Psychology is recognised and accepted in all higher education establishments. The study of psychology at A Level affords students a better understanding of research skills necessary for further research of scientific subjects at university and opens up career opportunities such as teaching, police work, social work, and can be used as a base for psychiatry, sports psychology and other psychological practices.
This course has been designed to provide students with a broad introduction to the science of psychology. The emphasis throughout is based on applying knowledge and understanding, and helps to develop a student’s analysis, evaluation and critical thinking skills.
Introductory topics in psychology including:
- Social influence – conformity, obedience, resistance and the role of social influence in social change.
- Memory – the multi-store model, long-term and working memory, factors affecting eyewitness testimony.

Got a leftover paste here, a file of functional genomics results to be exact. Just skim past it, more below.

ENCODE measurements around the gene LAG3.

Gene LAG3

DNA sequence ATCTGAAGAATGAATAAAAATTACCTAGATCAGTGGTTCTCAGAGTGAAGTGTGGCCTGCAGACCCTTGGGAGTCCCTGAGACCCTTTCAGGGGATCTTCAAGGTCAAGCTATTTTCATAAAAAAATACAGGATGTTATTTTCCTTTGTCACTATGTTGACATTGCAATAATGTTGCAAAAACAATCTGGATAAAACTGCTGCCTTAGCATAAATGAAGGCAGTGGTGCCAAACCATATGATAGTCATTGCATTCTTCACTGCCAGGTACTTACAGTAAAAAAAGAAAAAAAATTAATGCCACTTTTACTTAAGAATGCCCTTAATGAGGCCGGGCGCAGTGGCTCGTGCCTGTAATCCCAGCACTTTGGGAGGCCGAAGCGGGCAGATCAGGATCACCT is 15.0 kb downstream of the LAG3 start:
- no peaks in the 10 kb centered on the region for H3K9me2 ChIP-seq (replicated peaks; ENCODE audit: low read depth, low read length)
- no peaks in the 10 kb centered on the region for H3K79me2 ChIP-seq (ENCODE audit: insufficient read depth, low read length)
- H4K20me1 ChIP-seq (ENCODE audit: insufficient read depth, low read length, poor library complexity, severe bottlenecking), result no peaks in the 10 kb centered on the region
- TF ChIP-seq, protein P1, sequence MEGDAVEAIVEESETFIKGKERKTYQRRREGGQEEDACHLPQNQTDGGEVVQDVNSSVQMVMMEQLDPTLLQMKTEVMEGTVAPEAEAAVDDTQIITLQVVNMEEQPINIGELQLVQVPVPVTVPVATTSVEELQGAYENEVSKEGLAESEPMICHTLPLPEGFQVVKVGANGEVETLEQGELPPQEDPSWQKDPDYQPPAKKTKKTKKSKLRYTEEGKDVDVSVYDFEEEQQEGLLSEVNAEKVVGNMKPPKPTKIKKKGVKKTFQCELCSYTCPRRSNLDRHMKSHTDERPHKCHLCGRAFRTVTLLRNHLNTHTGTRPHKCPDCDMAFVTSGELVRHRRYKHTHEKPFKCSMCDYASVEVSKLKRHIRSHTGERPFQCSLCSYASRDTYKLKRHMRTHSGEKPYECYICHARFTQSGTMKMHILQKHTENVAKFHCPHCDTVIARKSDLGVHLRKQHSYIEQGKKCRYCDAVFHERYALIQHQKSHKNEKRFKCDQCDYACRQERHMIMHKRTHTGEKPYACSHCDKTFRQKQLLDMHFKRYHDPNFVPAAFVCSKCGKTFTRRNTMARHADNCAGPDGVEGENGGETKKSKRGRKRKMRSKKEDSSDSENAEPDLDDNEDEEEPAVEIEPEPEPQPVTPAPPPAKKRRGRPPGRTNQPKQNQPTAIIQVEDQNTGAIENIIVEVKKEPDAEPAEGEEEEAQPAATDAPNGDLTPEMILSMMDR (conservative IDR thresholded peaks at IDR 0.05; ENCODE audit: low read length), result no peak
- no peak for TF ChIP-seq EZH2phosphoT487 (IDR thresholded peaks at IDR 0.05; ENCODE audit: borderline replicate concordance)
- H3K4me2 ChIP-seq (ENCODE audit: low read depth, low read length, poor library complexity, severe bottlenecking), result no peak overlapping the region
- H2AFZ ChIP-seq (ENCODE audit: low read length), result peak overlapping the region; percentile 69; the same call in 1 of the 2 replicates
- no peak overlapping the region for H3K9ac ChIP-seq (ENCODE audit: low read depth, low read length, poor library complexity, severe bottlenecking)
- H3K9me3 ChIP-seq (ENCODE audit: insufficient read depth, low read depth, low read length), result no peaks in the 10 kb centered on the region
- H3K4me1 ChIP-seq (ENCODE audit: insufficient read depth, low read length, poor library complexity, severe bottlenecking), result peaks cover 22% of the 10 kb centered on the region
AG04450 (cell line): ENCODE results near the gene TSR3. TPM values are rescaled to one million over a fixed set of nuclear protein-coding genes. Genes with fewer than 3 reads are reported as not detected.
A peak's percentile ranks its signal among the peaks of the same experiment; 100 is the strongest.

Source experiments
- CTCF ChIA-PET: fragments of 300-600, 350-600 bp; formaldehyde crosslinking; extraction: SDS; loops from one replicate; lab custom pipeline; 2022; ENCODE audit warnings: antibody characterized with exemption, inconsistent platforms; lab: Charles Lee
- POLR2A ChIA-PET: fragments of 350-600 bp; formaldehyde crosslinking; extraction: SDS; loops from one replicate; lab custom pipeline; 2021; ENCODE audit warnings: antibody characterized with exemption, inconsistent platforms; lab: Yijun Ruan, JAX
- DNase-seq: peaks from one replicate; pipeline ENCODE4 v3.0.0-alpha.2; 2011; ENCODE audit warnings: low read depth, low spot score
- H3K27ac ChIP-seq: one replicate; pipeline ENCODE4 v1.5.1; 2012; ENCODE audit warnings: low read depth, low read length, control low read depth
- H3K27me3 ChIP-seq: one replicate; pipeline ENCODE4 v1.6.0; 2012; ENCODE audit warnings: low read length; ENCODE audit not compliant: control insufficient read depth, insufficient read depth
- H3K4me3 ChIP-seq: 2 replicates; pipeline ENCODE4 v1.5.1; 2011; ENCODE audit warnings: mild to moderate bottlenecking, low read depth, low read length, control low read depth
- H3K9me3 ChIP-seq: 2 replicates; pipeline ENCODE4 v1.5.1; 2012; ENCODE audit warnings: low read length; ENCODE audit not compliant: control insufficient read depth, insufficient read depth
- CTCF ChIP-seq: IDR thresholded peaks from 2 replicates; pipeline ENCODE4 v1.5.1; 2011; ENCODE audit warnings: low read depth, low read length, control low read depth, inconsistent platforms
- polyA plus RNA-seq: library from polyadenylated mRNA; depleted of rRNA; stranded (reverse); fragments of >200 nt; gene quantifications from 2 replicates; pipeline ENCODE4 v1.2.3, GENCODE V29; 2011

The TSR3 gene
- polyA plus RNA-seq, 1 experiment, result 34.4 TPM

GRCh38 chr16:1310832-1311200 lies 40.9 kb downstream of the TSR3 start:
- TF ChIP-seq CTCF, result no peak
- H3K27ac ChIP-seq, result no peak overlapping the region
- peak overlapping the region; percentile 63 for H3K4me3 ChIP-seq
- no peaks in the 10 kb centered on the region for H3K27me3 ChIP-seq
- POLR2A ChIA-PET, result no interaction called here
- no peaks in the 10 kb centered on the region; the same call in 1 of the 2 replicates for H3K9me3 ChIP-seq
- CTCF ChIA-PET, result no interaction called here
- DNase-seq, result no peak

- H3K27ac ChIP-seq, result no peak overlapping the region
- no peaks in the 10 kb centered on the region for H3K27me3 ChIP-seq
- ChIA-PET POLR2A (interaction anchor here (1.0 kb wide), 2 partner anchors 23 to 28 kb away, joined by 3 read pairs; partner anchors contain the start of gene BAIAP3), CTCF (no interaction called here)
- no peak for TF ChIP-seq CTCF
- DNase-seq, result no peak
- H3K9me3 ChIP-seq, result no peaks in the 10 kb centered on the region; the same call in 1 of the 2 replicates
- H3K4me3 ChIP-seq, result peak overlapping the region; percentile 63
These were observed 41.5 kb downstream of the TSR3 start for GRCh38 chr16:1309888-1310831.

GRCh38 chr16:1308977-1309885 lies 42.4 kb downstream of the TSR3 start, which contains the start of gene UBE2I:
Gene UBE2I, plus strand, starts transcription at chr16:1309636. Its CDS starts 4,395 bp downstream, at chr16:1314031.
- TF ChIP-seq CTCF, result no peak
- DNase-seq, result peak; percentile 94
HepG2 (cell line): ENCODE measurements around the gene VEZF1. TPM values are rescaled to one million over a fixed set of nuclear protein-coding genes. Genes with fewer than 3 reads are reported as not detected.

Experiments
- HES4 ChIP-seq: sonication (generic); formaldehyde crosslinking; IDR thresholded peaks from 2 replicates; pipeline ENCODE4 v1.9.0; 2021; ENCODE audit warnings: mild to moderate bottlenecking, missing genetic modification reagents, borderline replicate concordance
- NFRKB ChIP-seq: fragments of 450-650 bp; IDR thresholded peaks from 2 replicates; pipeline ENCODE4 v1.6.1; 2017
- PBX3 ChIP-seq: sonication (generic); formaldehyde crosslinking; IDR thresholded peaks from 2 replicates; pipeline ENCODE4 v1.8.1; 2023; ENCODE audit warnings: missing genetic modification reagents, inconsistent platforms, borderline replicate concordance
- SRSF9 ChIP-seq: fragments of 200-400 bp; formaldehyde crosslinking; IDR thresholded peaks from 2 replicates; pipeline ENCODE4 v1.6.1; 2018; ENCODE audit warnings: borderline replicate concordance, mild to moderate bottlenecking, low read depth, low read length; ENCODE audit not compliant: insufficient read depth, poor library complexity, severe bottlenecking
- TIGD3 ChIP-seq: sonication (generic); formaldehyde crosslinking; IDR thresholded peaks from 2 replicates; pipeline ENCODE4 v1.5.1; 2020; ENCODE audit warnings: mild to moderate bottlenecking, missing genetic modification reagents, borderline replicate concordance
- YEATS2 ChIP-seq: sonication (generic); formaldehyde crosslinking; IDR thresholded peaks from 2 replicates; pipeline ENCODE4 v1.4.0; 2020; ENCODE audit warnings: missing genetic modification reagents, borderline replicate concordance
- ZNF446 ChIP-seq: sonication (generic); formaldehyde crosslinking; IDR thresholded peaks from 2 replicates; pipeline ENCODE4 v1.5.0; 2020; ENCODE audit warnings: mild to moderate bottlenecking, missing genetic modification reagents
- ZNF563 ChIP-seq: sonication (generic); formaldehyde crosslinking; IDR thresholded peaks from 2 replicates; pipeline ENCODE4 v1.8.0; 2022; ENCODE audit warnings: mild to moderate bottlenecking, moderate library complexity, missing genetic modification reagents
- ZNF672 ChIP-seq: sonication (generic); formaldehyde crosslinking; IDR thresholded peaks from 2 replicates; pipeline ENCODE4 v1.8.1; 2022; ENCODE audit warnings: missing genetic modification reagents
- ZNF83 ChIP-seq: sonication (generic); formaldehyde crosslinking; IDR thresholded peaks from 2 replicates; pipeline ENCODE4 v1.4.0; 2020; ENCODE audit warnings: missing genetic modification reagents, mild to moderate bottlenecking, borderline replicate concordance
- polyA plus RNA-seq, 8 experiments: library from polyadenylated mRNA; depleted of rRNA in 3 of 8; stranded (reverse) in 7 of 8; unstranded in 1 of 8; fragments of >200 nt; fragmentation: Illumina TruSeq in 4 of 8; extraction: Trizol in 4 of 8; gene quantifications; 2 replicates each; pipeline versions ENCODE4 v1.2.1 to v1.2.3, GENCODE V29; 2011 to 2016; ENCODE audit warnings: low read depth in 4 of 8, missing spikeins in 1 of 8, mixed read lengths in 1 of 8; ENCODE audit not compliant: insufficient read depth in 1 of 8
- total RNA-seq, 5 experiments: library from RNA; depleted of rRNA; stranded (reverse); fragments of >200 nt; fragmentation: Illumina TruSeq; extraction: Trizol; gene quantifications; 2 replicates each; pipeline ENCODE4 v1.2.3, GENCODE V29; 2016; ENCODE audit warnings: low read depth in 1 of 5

- Attachment – types and stages of attachment, the influence of early attachment on childhood and adult relationships.
- Psychopathology – definitions of abnormality, the behavioural, emotional and cognitive characteristics and explanations of phobias, depression and obsessive-compulsive disorder.
Psychology in context including:
- Approaches in psychology – learning, cognitive, biological, psychodynamic and humanistic.
- Biopsychology – central nervous system, synaptic transmission, endocrine system, biological rhythms.
- Research methods – scientific processes, data handling and analysis, inferential testing.
Issues and options in psychology including:
- Gender and culture, free will and determinism, nature-nurture, holism and reductionism, idiographic and nomothetic approaches and ethical implications.
- Relationships, gender, cognition and development, schizophrenia, eating behaviour, stress, aggression, forensic psychology and addiction.